She was ten minutes late by the time the train came to her stop.  Madison rushed as best she could down the crowded walkways and sidewalks.  The neighborhood was warm even though it had a fluffy layer of new snow all around.  Families filled the sidewalks and the restaurants she passed by.  She returned each cheerful smile and greeting she received along the way.  The school finally came into view a few blocks from the train station.

The auditorium was full for the award ceremony.  Madison stood in the back as she scanned the audience for Bradley.  There were so many cheering people waving their arms as different names were called and she wondered if she would be able to find him within all the commotion.

Much to her relief, Evelyn came skipping up the aisle to her.  She smiled widely as she took Madison by the hand and guided her to their seats.  She followed the little girl with her long, blonde hair in pigtails as she led her down close to the front.

"Sorry I'm late," she whispered as she shuffled past Bradley.  Evelyn sat between them.

"Just in time."  There was a gleam of pride in his eyes as he pointed out his son who waited beside the stage.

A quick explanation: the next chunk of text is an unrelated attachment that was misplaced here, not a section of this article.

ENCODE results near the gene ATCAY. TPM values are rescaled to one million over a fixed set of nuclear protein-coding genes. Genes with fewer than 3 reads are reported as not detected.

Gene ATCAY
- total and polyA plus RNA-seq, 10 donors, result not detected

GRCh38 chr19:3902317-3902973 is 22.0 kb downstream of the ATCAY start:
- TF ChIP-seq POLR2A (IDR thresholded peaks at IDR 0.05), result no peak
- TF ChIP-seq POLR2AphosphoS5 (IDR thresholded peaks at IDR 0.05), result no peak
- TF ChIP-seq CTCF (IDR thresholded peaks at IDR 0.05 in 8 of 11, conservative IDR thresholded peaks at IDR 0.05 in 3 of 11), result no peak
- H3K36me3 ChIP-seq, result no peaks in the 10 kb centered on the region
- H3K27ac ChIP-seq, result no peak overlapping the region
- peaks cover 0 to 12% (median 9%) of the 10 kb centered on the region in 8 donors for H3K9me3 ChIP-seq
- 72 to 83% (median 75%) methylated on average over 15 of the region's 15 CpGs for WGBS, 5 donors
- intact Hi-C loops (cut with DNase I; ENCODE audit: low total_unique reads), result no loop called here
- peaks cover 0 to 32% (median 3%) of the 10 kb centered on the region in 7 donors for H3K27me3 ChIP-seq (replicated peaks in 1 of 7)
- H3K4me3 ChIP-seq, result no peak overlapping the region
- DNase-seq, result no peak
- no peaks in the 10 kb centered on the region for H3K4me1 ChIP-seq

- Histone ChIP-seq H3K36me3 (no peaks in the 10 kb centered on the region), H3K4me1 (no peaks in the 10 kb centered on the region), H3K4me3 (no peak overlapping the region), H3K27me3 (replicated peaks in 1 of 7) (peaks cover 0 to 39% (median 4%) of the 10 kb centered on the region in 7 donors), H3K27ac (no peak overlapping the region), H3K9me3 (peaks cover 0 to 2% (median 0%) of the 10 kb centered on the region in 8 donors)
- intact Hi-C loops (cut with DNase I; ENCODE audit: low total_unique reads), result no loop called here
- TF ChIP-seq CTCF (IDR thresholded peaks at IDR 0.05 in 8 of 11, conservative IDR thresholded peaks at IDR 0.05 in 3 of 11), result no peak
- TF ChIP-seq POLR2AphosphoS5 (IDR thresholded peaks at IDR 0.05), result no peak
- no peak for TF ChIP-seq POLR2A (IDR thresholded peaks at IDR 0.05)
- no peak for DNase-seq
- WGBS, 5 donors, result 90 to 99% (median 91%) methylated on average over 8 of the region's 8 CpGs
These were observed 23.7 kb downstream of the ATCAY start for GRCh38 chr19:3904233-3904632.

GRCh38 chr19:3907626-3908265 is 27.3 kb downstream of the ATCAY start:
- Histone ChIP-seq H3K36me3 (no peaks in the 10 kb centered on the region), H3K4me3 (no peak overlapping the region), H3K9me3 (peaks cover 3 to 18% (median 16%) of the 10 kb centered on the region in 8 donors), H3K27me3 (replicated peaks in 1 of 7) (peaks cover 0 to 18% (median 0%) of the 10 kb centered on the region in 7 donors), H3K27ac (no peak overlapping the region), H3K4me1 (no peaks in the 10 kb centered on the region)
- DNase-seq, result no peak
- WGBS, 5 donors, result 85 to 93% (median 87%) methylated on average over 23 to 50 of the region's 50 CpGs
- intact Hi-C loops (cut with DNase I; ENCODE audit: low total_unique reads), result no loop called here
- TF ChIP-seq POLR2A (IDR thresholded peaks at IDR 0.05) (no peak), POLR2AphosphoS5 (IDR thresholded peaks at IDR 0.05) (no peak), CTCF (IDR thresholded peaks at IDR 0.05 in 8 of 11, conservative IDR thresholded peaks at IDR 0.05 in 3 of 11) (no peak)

Madison sat back and joined in the applause as the announcer continued with the list, pausing as each student made their way across the stage.  Jeremy's turn came and Bradley and Evelyn cheered and jumped to their feet.  Madison mirrored their enthusiastic display.  The lanky redhead turned as he accepted his award and gave a quick wave to his family, then strode off the stage.

The ceremony rolled on.  Madison watched absentmindedly after a time.  She felt out of place.  She was surrounded by happy families of all ages and sizes.  Her scattered past didn't include a family.  The concept was foreign to her.  She was bounced from one foster home to another until she finally set out on her own.  The closest thing she ever had to a family was when she found Morgan.  Her first real home was with him and Skyler.  She reached up and tugged at the ring at her neck at the thought.